Topics in Free Will

Edited by Taylor W. Cyr (Washington University in St. Louis)
About this topic
Summary This category covers the main topics that have been the focus of the free will debate and over which compatibilists and determinists have argued. Topics like determinism and God's foreknowledge have been central to the debate, insofar as they raise parallel (apparent) challenges to our capacity to exercise free will. Moral responsibility is held by many to be at stake in the free will debate and it too been at the focus of attention. Fatalism, especially logical fatalism, is no longer central but there is a rich literature from earlier centuries much of which addressed issues related to those which remain central. Debate over whether free will requires alternative possibilities has always been lively: the advent of Frankfurt-style cases has given this debate new life for the past 4 decades.
Key works For a lively and penetrating selection of recent work on foreknowledge, see Fischer 1989Sobel 1998 is a central text on a range of problems to do with fatalims and determinism. Earman 1993 contains important work on determinism.Debate over alternative possibilities was revitalized by Frankfurt 1969Widerker & McKenna 2003 collects representative papers from among the very many on this increasingly complex debate.
Introductions Zagzebski 2002;Rice 2008; Earman 2004; Fischer 2002
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Material to categorize
  1. The Moral Responsibility of Peacekeeping.Topolski Anya - forthcoming - Philosophica.
  2. Tilman Krischer: Das Problem der trilogischen Komposition und die dramaturgische Entwicklung der attischen Tragödie. (Frankfurt diss.) Pp. 125. Frankfurt: privately printed, 1960 (obtainable from Buchhandlung am Goethehaus, Am Salzhaus 3, Frankfurt a. M.). Paper, DM. 5. [REVIEW]H. C. Baldry - 1963 - The Classical Review 13 (01):110-.
  3. Persons the Strawsonian Tradition.Seth Barber - 1995
  4. Determinism and Avoidability in Sociohistorical Analysis.Harry H. Bash - 1964 - Ethics 74 (3):186-200.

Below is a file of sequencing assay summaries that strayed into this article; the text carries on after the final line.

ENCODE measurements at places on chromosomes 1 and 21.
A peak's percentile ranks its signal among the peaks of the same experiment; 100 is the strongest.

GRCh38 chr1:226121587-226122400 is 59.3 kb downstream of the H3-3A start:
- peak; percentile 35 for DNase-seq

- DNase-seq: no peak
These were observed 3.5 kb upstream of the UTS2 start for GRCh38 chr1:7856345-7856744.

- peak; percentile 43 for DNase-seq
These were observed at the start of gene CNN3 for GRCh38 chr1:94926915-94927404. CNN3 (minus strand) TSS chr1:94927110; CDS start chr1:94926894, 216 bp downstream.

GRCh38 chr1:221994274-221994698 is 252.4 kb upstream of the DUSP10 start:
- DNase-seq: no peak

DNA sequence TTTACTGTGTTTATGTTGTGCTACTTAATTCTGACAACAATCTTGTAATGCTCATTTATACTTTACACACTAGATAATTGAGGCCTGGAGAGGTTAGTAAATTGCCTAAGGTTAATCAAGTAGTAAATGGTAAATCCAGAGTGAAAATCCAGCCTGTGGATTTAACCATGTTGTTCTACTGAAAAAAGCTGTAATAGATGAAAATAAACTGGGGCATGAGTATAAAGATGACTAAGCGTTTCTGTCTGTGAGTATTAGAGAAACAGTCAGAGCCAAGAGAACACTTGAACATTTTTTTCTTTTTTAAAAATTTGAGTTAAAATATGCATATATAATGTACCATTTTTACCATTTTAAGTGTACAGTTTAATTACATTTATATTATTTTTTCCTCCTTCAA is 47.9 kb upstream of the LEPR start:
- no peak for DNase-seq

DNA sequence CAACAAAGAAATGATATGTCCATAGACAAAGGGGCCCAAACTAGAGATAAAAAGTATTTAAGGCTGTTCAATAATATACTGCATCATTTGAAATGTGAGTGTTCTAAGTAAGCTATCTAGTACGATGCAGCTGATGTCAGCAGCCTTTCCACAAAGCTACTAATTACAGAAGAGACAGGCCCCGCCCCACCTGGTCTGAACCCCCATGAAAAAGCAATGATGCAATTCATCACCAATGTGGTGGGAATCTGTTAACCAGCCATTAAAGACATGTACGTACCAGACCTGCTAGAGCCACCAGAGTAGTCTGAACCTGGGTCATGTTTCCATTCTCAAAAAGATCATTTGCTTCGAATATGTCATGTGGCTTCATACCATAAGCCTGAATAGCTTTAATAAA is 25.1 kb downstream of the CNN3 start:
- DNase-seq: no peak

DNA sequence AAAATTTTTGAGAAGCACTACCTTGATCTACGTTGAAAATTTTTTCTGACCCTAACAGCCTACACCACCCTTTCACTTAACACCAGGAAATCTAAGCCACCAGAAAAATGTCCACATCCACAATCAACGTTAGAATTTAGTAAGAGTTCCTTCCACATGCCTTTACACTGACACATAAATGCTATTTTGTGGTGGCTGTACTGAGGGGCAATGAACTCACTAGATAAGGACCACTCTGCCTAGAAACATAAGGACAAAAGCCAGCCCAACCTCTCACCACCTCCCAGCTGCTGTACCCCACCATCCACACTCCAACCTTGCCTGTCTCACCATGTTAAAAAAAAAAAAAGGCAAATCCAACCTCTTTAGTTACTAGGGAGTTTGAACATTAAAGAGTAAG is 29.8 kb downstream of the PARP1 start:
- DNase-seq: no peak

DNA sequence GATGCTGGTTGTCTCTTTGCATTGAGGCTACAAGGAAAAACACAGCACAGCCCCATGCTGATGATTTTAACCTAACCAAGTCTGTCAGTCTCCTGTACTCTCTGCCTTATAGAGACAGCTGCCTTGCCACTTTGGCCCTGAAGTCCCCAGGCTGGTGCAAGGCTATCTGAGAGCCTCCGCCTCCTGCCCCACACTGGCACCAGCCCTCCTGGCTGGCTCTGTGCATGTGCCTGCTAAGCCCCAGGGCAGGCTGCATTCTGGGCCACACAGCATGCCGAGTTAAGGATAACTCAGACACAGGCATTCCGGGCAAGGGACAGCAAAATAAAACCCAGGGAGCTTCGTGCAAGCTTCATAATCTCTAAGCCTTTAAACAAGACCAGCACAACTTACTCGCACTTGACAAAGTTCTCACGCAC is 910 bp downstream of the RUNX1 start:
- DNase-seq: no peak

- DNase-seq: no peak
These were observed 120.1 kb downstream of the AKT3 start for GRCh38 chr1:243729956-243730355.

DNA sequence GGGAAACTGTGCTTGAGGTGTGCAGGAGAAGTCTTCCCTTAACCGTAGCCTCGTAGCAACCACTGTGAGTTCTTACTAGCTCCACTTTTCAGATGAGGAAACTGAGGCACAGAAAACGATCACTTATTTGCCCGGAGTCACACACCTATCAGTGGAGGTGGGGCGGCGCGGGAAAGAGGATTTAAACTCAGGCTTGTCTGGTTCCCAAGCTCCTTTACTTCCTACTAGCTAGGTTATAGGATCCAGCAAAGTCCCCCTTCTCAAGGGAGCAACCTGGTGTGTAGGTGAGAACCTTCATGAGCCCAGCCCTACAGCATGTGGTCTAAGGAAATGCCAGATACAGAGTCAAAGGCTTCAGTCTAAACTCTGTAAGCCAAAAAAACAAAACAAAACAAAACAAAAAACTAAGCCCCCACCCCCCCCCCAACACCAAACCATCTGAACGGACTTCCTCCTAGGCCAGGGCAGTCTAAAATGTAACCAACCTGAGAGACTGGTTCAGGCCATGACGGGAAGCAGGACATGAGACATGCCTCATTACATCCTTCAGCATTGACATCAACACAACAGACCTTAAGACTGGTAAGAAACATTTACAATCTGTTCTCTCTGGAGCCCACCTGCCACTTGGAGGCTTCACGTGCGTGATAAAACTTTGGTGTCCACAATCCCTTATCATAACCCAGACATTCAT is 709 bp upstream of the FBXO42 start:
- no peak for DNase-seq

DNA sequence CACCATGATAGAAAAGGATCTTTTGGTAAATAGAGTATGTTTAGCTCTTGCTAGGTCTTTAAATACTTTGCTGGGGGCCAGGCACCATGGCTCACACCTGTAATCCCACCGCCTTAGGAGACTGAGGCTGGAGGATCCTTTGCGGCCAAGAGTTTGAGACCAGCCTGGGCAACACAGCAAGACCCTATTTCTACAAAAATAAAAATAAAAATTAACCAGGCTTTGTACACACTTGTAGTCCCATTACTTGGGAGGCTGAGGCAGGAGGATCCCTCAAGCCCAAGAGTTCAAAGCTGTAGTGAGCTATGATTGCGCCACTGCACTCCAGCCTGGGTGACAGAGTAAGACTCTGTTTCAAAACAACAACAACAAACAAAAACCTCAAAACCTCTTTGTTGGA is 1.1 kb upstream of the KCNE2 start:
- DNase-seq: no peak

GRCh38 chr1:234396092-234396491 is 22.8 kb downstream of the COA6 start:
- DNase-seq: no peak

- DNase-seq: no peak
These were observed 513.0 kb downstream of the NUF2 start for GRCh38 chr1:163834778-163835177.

5. Put Up or Shut Up? A Reply to Peggy DesAutels' Defense of Christian Science.Margaret P. Battin - 1995 - Journal of Social Philosophy 26 (3):113-122.
  6. James and the Rationality of Determinism.Robert W. Beard - 1967 - Journal of the History of Philosophy 5 (2):149-156.
  7. Foreknowledge and Predestination.Lawrence C. Becker - 1972 - Mind 81 (321):138-141.
  8. The Way of the Agent.Nuel Belnap & Michael Perloff - 1992 - Studia Logica 51 (3-4):463 - 484.
    The conditional,if an agent did something, then the agent could have done otherwise, is analyzed usingstit theory, which is a logic of seeing to it that based on agents making choices in the context of branching time. The truth of the conditional is found to be a subtle matter that depends on how it is interpreted (e.g., on what otherwise refers to, and on the difference between could and might) and also on whether or not there are busy choosers that (...)
  9. The Status of Determinism.Jonathan Bennett - 1963 - British Journal for the Philosophy of Science 14 (54):106-119.
  10. The Moral Importance of Free Action.Paul Benson - 1990 - Southern Journal of Philosophy 28 (1):1-18.
  11. On Causal Inference in Determinism and Indeterminism.Joseph Berkovitz - 2002 - In Harald Atmanspacher & Robert C. Bishop (eds.), Between Chance and Choice: Interdisciplinary Perspectives on Determinism. Thorverton Uk: Imprint Academic. pp. 237--278.
  12. Justification and Determinism - An Exchange.Mark Bernstein - 1988 - The Monist 71 (3):358-364.
  13. IX. Determinism Defined.Bernard Berofsky - 2015 - In Determinism. Princeton University Press. pp. 268-270.
  14. II. Predictability.Bernard Berofsky - 2015 - In Determinism. Princeton University Press. pp. 28-34.
  15. XI. Determinism and Falsification.Bernard Berofsky - 2015 - In Determinism. Princeton University Press. pp. 282-290.
  16. Determinism and Duty.L. S. Bevington - 1880 - Mind 5 (17):30-45.
  17. Single, Alternate, and Successive Practice in the Acquisition of Two and Three Serial Lists.William L. Bewley, Douglas L. Nelson & W. J. Brogden - 1968 - Journal of Experimental Psychology 76 (3p1):376.
  18. Determinism and Social Science.Rajeev Bhargava - 1992 - In Jayant Vishnu Narlikar, Indu Banga & Chhanda Gupta (eds.), Philosophy of Science: Perspectives From Natural and Social Sciences. Munshiram Manoharlal Publishers. pp. 40--151.
  19. Reflections on Economic Determinism.Brand Blanshard - 1966 - Journal of Philosophy 63 (7):169-178.
  20. The Case for Determinism.Brand Blanshard - 1958 - In Sidney Hook (ed.), Determinism and Freedom in the Age of Modern Science. Collier-Macmillan. pp. 19--30.